28 September 2012

Clegg's Cornish pasty conference speech

There's an old saying about budgets that prove popular on the day, become unpopular in time.  And that was certainly true of this year's offering - shredding the credibilty of the Chancellor with every Cornish pasty sold in bakeries.  Sadly, the various economic and presentational gaffes also meant that its one big liberal success - the increasing of the personal allowance - was buried in an avalanche of negative headlines.

It looks like the same unravelling could be happening with Wednesday's Clegg speech.  Lord Bonker's estimable confidant - Jonathan Calder - being the first to break cover with some measured (and valid) criticisms of Clegg's position.

My problem with the speech was that the dead hand of the world's worst political strategist - Richard Reeves -  was clearly behind it.  Clegg's view is still there are votes to be gained by being 'a party of government' - despite the idea being tested to destruction by the last two and half years of coalition.

Clegg's assertion that, "...The past is gone and it isn’t coming back. If voters want a party of opposition – a “stop the world I want to get off” party – they’ve got plenty of options, but we are not one of them..." conveniently ignores the long term political dissillusionment with party politics - and particularly governments.

In 1951 the two 'parties of government' got 95% of all the votes cast in the UK - in 2010 it was just 65%.  Clegg now wants the party to ignore this growing third of the electorate, in favour of focussing on a shrinking two thirds of the electorate - many of whom have long held partisan loyalties.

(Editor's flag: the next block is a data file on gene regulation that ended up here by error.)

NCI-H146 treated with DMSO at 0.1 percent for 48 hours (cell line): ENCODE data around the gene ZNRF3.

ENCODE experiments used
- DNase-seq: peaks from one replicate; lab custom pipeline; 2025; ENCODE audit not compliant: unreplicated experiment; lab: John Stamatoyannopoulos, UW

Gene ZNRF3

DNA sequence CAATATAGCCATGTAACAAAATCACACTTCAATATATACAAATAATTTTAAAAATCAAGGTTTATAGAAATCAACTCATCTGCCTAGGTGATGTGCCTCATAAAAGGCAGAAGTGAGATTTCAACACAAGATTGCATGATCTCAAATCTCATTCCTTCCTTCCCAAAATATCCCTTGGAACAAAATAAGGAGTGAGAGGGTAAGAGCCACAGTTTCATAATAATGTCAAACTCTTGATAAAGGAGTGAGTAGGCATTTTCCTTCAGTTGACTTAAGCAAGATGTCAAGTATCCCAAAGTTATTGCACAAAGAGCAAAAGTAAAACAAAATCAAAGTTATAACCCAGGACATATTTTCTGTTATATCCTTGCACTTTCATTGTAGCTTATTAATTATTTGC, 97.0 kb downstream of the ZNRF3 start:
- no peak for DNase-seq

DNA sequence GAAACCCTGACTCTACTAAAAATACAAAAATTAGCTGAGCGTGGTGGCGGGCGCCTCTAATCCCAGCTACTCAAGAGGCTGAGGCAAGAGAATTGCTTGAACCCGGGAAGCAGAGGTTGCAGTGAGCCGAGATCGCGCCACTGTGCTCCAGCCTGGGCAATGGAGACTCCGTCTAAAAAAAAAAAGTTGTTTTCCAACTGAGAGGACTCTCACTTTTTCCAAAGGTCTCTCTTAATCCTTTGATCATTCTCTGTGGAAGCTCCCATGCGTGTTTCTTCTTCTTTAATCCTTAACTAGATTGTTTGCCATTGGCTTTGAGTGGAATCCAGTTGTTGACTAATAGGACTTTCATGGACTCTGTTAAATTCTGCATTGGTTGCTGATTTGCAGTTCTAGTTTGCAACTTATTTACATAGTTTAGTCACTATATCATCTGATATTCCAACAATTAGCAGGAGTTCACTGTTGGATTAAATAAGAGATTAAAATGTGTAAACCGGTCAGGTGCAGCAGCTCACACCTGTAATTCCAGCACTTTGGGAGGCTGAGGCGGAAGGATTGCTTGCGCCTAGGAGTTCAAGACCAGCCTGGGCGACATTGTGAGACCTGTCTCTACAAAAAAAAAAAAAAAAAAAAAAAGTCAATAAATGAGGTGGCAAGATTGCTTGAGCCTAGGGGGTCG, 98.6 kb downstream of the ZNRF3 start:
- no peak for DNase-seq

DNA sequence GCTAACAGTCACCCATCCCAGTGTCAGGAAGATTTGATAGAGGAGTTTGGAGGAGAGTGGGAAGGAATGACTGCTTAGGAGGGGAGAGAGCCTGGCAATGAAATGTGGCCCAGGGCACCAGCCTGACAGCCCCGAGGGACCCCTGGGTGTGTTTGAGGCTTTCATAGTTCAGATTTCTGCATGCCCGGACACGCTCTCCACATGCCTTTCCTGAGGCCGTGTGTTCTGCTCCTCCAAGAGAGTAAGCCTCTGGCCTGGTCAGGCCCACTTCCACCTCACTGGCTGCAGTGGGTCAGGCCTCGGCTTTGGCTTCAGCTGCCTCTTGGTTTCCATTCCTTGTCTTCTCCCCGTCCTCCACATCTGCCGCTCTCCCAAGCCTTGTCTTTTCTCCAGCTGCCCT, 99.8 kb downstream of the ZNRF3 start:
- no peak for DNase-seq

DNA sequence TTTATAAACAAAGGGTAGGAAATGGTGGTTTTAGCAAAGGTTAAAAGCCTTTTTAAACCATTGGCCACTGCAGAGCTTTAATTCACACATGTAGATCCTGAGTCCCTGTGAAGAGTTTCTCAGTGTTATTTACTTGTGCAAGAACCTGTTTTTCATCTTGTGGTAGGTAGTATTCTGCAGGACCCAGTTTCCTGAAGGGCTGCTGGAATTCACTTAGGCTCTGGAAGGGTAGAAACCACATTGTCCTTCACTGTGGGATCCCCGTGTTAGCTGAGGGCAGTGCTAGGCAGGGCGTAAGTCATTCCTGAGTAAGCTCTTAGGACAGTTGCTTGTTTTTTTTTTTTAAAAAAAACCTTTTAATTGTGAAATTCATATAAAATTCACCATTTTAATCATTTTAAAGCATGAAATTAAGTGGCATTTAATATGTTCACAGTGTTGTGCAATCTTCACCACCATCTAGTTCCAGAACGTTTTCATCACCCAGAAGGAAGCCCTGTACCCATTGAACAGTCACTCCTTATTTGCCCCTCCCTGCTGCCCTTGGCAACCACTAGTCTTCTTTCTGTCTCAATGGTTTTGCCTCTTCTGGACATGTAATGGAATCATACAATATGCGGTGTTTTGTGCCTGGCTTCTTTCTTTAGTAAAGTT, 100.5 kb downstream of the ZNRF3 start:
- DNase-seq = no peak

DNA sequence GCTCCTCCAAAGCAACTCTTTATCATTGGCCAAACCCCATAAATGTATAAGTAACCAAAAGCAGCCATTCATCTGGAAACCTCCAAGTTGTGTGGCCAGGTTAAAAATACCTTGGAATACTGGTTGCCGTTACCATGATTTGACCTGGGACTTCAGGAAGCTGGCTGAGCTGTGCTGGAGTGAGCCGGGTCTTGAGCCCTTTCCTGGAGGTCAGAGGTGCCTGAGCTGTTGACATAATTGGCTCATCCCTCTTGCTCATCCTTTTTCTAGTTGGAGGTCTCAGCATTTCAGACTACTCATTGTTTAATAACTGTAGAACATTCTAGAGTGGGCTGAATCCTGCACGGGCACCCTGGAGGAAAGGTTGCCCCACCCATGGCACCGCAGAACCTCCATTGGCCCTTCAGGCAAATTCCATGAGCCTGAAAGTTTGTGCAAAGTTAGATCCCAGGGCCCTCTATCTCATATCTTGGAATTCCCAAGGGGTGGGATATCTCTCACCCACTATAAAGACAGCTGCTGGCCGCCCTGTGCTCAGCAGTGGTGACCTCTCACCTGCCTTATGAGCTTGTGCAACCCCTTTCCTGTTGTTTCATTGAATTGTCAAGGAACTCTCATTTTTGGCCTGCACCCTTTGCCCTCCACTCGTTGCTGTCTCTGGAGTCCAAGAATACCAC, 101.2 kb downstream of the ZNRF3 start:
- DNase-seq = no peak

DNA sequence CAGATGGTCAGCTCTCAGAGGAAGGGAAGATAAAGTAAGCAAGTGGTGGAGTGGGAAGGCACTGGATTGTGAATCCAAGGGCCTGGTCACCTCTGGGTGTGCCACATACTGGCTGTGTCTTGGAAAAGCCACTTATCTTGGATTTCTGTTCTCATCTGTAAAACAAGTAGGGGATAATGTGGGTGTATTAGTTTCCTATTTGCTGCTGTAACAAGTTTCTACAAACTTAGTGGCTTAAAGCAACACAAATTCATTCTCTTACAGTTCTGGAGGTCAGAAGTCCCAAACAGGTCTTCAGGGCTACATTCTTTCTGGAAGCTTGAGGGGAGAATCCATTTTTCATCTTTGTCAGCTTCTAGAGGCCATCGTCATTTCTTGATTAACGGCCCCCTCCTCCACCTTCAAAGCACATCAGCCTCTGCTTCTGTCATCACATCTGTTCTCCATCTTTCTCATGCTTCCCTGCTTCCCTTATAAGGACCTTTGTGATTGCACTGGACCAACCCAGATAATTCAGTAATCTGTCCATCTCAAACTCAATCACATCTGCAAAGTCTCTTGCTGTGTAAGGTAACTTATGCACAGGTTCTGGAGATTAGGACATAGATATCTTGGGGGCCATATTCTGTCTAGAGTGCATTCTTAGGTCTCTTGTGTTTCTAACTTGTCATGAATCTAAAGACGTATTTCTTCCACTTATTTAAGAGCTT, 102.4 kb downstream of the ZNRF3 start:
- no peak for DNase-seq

It's a crazy strategy.  Many of the people who voted Lib Dem in 2010 (and before) didn't want to 'stop the world' - they wanted a strong Liberal voice to speak up for them in government.  They wanted to take on the vested interests - in politics, business, the media and organised labour - who are responsible for the economic and political crisis in this country.

The reason why these voters have turned against the Lib Dems is that they appear to have joined the vested interests instead of attacking them from a position of power.  Unless Clegg sees the error of his ways they will find other - no doubt more illiberal voices - to take up the mantle of fighting for the little guy against the powerful.

Edit 29.9.12 - the ever excellent Andrew Page has also waded into the debate in similar terms.

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